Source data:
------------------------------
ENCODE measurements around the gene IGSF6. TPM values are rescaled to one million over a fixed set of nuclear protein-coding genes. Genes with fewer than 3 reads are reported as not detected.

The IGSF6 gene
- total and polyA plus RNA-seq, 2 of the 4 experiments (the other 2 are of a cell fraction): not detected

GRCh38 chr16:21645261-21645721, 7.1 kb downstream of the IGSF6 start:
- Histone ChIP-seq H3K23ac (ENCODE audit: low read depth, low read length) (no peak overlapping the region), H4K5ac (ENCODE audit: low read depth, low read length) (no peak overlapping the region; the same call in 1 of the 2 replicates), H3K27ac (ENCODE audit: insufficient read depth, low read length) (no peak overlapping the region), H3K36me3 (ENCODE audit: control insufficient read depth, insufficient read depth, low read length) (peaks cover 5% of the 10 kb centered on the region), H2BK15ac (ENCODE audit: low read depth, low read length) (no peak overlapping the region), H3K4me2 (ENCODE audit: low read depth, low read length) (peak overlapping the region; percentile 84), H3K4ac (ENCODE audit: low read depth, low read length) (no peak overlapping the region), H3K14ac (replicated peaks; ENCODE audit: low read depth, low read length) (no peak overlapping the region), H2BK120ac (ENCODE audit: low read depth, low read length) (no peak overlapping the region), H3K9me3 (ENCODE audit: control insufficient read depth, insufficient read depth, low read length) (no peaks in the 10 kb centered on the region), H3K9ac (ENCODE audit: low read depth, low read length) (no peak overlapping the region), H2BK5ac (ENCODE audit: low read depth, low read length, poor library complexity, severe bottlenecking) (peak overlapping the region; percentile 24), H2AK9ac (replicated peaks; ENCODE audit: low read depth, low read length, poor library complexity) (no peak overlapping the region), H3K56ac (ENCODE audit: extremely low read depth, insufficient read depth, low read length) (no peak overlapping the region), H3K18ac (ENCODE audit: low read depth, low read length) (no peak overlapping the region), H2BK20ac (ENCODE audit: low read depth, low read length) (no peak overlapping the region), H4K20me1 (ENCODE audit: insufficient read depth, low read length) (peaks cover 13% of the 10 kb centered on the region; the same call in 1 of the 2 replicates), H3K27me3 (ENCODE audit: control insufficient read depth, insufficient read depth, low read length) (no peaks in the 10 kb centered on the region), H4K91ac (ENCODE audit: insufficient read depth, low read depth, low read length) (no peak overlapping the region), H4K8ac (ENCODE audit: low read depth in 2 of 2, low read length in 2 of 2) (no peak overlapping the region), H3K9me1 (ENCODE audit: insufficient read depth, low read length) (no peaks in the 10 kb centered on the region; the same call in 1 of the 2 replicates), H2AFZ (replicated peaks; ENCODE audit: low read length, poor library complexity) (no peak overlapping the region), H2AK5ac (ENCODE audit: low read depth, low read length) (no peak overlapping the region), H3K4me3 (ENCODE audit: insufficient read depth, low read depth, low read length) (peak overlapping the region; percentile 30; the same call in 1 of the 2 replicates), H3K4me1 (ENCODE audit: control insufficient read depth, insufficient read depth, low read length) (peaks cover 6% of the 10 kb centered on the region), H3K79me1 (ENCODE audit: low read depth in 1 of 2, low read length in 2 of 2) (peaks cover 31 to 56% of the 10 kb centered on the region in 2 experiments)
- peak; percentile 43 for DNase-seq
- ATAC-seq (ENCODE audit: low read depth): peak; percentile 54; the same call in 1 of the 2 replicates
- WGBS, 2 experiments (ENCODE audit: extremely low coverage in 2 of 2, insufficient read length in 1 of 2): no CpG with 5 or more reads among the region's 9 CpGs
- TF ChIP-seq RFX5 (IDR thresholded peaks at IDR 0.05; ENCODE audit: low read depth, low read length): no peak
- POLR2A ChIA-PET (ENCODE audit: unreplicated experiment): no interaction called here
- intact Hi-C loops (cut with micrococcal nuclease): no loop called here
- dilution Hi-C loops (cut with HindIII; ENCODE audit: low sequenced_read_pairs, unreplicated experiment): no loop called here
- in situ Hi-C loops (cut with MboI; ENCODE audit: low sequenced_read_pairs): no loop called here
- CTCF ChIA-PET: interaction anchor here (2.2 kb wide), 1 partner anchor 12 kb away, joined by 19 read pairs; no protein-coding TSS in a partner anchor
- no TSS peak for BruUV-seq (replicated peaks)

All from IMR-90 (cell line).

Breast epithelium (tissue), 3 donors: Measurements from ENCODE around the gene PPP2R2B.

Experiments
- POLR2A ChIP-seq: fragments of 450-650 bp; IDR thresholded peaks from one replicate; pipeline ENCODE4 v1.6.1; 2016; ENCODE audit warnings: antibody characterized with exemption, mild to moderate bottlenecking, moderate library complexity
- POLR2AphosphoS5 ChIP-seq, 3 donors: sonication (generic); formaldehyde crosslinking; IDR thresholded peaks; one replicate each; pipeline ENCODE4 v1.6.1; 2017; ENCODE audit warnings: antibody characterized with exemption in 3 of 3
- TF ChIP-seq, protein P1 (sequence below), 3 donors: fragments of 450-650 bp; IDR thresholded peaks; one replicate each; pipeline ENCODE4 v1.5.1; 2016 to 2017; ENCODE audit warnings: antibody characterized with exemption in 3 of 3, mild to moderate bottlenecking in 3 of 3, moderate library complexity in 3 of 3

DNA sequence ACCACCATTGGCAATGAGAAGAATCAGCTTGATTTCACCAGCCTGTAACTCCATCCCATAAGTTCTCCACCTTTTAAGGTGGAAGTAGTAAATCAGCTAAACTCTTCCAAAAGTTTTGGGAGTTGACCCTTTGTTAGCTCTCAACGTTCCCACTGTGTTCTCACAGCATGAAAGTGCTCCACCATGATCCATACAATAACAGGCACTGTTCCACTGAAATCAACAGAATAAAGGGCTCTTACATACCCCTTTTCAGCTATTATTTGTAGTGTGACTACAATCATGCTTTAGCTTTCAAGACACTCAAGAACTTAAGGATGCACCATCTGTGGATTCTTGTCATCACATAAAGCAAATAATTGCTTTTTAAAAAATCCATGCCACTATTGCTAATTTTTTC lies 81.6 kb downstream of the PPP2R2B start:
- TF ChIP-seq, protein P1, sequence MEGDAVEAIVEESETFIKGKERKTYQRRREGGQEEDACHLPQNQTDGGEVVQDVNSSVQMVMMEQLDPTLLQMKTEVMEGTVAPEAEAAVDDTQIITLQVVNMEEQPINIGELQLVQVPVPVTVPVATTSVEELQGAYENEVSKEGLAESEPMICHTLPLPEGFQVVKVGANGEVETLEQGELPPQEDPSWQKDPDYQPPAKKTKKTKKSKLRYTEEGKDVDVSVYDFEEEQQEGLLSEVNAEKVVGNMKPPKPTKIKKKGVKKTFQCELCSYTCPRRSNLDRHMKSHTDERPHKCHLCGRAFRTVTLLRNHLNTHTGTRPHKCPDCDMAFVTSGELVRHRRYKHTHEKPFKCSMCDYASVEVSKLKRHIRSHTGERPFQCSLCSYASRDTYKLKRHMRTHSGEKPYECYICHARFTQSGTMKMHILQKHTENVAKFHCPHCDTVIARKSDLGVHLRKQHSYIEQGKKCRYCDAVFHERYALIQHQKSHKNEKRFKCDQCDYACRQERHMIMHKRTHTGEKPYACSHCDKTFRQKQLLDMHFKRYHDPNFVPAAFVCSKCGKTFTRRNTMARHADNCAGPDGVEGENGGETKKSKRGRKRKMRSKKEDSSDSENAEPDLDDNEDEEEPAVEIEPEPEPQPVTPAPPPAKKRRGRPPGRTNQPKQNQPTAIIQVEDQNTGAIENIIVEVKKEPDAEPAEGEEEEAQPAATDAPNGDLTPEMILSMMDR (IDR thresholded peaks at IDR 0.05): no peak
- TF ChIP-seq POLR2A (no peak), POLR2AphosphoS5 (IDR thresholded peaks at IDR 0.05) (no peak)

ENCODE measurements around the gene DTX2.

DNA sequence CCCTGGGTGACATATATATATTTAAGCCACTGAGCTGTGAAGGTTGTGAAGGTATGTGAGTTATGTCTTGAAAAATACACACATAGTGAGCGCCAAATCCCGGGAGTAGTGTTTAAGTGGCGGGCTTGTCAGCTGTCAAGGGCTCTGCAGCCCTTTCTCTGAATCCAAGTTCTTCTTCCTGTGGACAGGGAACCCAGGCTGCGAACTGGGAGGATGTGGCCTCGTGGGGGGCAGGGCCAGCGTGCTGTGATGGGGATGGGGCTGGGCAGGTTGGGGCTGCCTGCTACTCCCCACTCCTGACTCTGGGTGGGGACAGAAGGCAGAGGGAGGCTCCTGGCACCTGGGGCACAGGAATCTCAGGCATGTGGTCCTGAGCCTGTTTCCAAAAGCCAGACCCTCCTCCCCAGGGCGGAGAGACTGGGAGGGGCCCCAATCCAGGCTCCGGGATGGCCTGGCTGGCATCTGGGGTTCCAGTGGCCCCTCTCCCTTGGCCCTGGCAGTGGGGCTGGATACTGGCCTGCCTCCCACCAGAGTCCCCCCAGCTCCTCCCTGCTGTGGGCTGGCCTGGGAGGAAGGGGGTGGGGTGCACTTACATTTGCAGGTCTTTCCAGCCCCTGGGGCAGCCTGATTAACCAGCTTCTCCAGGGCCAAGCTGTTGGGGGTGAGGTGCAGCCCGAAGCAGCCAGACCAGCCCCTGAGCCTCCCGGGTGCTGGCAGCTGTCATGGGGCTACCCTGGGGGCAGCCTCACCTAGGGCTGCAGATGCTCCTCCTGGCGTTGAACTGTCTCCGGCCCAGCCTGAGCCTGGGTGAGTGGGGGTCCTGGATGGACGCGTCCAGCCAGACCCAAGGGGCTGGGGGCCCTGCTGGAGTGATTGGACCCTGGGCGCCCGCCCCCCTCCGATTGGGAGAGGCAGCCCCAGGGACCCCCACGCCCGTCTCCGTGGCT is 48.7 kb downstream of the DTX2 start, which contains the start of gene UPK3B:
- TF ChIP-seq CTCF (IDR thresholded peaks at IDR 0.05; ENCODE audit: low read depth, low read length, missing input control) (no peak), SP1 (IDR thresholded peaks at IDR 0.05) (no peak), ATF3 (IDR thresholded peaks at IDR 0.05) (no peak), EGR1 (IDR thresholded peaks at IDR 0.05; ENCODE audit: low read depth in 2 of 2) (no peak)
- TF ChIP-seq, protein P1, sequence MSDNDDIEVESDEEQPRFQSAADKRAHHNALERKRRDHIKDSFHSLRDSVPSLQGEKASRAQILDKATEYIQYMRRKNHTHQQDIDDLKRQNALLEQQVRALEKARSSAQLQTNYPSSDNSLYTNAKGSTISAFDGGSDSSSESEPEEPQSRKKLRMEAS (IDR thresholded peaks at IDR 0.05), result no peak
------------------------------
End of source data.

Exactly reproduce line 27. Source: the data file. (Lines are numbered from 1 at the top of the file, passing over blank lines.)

- TF ChIP-seq CTCF (IDR thresholded peaks at IDR 0.05; ENCODE audit: low read depth, low read length, missing input control) (no peak), SP1 (IDR thresholded peaks at IDR 0.05) (no peak), ATF3 (IDR thresholded peaks at IDR 0.05) (no peak), EGR1 (IDR thresholded peaks at IDR 0.05; ENCODE audit: low read depth in 2 of 2) (no peak)